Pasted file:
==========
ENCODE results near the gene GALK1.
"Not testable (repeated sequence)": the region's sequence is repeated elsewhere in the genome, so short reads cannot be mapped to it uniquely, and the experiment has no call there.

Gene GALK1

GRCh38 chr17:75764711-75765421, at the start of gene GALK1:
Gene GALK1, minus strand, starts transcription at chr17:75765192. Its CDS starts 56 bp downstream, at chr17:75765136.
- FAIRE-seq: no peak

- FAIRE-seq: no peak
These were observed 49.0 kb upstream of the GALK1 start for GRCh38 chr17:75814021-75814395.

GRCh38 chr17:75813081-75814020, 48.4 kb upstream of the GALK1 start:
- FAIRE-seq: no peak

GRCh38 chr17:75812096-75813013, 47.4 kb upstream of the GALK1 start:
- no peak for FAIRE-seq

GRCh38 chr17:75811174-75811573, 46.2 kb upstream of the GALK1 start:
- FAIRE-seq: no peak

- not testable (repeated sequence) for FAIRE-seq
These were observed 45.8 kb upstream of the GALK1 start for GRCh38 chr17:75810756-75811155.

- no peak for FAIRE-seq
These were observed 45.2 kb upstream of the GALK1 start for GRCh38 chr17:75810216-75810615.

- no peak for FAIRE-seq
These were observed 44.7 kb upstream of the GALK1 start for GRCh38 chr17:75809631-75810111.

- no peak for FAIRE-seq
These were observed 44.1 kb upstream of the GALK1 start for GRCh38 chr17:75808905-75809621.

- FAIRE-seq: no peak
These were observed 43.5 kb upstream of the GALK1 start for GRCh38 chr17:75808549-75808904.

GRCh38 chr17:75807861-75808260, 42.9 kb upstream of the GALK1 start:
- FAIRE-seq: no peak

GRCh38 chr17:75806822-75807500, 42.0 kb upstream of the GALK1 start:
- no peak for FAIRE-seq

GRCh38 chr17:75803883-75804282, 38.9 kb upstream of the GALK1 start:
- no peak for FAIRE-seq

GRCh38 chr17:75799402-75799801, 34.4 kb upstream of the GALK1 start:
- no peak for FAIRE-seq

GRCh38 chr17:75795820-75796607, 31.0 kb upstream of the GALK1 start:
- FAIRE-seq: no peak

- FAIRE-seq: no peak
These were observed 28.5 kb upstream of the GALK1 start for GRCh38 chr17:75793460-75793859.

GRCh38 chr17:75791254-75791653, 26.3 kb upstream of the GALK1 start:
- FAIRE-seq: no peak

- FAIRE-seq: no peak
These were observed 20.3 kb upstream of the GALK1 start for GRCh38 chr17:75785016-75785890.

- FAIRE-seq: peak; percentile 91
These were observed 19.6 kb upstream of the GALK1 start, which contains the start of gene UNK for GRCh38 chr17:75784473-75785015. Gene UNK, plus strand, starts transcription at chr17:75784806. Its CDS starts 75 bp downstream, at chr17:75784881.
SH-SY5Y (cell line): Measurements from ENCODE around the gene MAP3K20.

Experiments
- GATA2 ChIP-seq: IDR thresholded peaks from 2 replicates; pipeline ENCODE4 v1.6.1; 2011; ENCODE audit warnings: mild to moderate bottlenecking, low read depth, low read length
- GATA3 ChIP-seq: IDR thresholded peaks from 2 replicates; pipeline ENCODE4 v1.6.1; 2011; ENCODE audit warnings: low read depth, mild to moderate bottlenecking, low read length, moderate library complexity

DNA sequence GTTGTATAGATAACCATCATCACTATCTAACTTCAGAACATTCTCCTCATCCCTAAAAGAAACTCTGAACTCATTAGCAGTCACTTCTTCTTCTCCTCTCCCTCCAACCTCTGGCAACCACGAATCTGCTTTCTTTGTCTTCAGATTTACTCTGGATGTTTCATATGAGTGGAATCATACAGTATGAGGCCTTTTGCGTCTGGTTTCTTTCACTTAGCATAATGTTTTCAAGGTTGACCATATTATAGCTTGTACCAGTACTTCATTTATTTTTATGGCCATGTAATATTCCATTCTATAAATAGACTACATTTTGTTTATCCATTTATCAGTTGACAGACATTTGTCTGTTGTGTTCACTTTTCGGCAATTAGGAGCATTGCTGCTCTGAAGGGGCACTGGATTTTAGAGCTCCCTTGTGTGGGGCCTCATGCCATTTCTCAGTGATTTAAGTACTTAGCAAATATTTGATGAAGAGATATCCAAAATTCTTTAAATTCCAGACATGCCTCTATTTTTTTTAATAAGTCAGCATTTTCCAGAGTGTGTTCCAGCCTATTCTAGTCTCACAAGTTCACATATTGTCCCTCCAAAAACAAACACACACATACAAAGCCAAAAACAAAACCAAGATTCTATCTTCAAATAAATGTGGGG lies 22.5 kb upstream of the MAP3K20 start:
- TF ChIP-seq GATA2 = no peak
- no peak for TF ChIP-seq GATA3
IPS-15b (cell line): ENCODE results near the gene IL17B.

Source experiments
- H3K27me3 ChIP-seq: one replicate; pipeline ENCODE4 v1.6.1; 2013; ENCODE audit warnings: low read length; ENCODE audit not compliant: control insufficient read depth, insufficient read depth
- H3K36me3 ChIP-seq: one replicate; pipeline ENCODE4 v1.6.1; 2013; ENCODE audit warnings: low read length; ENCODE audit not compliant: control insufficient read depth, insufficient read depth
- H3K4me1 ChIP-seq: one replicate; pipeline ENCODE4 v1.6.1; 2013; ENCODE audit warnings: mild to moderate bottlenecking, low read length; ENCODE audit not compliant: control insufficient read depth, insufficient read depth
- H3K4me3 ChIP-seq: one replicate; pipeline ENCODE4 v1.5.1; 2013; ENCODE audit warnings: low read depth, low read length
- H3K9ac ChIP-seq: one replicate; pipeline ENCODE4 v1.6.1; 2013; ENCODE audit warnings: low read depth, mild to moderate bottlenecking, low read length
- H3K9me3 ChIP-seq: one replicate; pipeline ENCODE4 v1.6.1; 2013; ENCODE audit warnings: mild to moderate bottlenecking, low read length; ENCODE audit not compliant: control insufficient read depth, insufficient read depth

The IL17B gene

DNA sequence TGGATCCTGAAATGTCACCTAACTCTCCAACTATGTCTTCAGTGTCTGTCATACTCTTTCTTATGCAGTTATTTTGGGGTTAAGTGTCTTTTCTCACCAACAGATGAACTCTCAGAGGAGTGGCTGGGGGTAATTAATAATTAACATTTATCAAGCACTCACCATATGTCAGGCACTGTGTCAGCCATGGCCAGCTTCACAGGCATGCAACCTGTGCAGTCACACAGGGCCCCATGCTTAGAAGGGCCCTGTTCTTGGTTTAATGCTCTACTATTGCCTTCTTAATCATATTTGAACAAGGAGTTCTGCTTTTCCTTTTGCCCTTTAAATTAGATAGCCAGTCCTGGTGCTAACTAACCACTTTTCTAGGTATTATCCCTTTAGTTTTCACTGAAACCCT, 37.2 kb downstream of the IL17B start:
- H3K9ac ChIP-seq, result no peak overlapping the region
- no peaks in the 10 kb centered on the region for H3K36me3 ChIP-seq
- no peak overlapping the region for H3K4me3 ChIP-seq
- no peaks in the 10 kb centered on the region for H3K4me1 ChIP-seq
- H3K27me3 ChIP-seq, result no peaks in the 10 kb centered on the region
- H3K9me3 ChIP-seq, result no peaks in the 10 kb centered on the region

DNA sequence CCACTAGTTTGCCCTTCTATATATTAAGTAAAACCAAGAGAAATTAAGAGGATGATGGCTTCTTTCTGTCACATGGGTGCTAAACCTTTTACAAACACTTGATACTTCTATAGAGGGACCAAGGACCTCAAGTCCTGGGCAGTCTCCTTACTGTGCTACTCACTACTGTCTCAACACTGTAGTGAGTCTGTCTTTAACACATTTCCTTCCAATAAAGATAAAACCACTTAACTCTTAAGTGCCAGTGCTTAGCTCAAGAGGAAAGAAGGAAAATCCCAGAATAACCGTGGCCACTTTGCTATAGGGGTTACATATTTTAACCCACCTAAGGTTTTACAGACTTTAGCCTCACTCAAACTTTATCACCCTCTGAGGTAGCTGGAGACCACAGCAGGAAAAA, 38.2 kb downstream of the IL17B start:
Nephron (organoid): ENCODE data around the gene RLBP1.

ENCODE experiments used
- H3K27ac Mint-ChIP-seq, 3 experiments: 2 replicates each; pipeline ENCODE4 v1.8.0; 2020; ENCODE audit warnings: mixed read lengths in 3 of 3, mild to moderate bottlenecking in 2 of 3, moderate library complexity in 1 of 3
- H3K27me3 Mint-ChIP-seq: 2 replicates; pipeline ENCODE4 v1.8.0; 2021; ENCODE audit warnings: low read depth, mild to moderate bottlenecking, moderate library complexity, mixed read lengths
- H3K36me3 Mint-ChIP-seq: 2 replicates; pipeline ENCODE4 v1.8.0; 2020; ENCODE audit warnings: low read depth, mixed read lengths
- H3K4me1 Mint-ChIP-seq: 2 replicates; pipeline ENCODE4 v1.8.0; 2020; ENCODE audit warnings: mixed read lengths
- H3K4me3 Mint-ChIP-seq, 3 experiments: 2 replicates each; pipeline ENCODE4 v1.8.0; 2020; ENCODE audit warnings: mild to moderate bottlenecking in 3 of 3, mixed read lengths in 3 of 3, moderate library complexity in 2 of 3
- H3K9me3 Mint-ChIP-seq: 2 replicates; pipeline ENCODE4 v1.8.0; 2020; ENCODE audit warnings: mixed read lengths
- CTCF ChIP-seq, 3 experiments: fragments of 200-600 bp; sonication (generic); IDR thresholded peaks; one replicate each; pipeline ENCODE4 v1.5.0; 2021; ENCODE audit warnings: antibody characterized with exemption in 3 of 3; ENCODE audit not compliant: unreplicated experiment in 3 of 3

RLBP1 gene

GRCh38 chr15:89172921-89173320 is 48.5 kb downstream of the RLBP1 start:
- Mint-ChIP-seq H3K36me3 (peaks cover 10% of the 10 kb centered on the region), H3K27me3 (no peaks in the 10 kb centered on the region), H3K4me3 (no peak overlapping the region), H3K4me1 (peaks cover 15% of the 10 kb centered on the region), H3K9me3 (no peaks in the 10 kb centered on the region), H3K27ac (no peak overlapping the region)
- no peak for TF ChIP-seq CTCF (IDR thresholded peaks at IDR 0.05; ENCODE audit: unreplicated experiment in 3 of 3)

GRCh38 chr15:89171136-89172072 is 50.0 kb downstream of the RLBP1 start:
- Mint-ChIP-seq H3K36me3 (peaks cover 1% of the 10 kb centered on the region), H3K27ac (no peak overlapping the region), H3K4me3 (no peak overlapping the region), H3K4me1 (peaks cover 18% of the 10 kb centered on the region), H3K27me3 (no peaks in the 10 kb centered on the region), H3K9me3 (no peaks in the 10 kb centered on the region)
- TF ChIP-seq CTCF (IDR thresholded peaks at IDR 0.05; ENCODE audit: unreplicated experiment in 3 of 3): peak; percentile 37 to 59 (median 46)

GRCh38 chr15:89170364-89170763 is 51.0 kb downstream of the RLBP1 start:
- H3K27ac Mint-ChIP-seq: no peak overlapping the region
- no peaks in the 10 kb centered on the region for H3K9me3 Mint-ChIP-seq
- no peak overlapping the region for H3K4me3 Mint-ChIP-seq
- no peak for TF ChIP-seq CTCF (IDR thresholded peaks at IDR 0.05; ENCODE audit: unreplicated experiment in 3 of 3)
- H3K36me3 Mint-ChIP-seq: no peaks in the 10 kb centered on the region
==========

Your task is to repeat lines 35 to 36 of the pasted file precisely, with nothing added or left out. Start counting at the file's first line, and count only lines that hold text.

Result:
- FAIRE-seq: no peak
These were observed 28.5 kb upstream of the GALK1 start for GRCh38 chr17:75793460-75793859.